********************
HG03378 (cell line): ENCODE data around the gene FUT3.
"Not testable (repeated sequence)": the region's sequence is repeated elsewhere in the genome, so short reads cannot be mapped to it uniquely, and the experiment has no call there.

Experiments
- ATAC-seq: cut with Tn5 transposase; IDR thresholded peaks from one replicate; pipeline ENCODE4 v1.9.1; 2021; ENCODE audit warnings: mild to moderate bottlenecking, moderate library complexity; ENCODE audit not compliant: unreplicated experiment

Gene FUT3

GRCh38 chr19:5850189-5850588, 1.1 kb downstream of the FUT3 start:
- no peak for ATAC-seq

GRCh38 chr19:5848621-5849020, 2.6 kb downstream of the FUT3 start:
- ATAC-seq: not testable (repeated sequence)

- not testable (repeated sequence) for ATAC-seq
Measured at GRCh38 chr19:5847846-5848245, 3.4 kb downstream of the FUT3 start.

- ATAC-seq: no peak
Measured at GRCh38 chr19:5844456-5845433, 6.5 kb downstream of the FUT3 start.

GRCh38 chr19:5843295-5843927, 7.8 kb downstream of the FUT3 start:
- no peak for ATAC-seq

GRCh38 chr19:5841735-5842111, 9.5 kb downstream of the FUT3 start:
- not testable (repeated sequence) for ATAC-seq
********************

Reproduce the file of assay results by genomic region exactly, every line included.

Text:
HG03378 (cell line): ENCODE data around the gene FUT3.
"Not testable (repeated sequence)": the region's sequence is repeated elsewhere in the genome, so short reads cannot be mapped to it uniquely, and the experiment has no call there.

Experiments
- ATAC-seq: cut with Tn5 transposase; IDR thresholded peaks from one replicate; pipeline ENCODE4 v1.9.1; 2021; ENCODE audit warnings: mild to moderate bottlenecking, moderate library complexity; ENCODE audit not compliant: unreplicated experiment

Gene FUT3

GRCh38 chr19:5850189-5850588, 1.1 kb downstream of the FUT3 start:
- no peak for ATAC-seq

GRCh38 chr19:5848621-5849020, 2.6 kb downstream of the FUT3 start:
- ATAC-seq: not testable (repeated sequence)

- not testable (repeated sequence) for ATAC-seq
Measured at GRCh38 chr19:5847846-5848245, 3.4 kb downstream of the FUT3 start.

- ATAC-seq: no peak
Measured at GRCh38 chr19:5844456-5845433, 6.5 kb downstream of the FUT3 start.

GRCh38 chr19:5843295-5843927, 7.8 kb downstream of the FUT3 start:
- no peak for ATAC-seq

GRCh38 chr19:5841735-5842111, 9.5 kb downstream of the FUT3 start:
- not testable (repeated sequence) for ATAC-seq